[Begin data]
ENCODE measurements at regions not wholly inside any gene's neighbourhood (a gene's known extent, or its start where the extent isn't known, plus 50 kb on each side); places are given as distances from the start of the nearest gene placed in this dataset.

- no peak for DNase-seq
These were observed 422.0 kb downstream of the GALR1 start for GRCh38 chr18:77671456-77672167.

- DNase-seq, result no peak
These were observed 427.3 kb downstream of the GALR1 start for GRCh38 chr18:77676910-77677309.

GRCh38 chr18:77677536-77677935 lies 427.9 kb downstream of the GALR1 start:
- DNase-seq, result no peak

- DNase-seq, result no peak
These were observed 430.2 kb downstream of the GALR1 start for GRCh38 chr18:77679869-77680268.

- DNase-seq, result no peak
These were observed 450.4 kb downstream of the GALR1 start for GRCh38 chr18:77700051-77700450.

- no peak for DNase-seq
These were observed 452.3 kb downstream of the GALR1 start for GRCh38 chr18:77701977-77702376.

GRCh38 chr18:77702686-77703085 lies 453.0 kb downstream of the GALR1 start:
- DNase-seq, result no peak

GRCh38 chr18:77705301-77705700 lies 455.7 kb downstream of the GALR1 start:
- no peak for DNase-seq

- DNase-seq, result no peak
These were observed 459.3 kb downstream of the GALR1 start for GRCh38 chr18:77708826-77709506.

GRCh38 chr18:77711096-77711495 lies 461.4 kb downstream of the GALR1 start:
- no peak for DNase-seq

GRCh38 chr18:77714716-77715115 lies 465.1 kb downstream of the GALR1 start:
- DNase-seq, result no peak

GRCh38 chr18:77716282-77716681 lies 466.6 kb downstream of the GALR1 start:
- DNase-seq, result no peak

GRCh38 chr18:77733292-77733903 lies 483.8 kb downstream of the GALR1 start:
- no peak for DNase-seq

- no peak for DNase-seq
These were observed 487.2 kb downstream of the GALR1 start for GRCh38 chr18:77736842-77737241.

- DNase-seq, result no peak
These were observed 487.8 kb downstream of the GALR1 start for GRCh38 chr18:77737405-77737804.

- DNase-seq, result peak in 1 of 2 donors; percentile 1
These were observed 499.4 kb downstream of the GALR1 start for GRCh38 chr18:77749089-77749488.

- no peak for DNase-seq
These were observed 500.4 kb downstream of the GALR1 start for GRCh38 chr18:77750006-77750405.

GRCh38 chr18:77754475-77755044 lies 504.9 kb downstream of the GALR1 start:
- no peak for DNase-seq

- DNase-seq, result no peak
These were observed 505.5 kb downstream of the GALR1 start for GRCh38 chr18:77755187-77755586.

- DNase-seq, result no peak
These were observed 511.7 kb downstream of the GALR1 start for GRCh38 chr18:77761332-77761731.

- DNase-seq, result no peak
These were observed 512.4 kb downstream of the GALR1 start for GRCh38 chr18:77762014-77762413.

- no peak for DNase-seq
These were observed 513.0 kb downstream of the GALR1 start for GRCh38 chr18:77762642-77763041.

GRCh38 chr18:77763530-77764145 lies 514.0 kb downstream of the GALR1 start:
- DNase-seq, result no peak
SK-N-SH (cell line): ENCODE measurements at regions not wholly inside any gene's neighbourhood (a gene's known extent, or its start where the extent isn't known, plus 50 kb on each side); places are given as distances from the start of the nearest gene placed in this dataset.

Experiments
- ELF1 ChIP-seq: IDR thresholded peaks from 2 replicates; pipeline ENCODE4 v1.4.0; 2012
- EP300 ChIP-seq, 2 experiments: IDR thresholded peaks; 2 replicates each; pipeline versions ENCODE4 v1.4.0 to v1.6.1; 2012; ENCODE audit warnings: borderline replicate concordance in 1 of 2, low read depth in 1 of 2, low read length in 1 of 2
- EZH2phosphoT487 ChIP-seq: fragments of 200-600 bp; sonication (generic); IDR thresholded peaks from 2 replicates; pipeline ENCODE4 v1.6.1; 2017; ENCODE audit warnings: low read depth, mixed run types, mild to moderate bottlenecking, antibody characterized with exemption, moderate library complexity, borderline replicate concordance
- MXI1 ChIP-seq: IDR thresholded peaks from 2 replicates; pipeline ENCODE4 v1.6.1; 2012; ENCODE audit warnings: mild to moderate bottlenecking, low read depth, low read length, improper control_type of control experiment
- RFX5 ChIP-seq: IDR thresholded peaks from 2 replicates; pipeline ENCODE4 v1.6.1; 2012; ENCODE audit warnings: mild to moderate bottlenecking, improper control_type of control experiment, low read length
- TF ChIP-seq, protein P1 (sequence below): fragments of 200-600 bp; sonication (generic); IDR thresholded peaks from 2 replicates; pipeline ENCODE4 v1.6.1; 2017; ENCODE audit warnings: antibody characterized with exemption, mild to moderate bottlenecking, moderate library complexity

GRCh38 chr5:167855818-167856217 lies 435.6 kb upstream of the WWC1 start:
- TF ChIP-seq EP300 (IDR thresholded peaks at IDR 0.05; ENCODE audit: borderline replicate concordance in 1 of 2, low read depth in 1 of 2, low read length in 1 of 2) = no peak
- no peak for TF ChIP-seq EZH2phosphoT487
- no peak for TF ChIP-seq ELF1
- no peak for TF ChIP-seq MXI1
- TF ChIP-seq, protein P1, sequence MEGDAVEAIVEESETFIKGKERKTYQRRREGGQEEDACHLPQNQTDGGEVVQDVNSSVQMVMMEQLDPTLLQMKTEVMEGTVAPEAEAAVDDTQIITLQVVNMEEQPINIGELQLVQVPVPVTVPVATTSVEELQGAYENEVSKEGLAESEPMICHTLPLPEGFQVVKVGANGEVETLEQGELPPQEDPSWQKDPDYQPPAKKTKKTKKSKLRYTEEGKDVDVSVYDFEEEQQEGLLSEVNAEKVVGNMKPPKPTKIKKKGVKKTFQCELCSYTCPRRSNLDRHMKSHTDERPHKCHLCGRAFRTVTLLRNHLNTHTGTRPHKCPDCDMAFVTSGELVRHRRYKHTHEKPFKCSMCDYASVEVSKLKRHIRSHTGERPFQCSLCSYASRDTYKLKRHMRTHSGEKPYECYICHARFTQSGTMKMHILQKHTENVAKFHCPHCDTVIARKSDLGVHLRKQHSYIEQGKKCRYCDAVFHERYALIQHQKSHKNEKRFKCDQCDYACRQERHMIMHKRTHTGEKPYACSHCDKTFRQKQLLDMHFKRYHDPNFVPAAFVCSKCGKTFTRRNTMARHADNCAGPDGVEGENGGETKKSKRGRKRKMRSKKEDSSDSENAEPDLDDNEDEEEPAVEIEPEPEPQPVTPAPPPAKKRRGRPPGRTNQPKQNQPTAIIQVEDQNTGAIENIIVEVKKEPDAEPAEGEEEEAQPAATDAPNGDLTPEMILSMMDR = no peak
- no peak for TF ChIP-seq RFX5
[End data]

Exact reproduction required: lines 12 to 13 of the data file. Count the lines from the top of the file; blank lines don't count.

- no peak for DNase-seq
These were observed 452.3 kb downstream of the GALR1 start for GRCh38 chr18:77701977-77702376.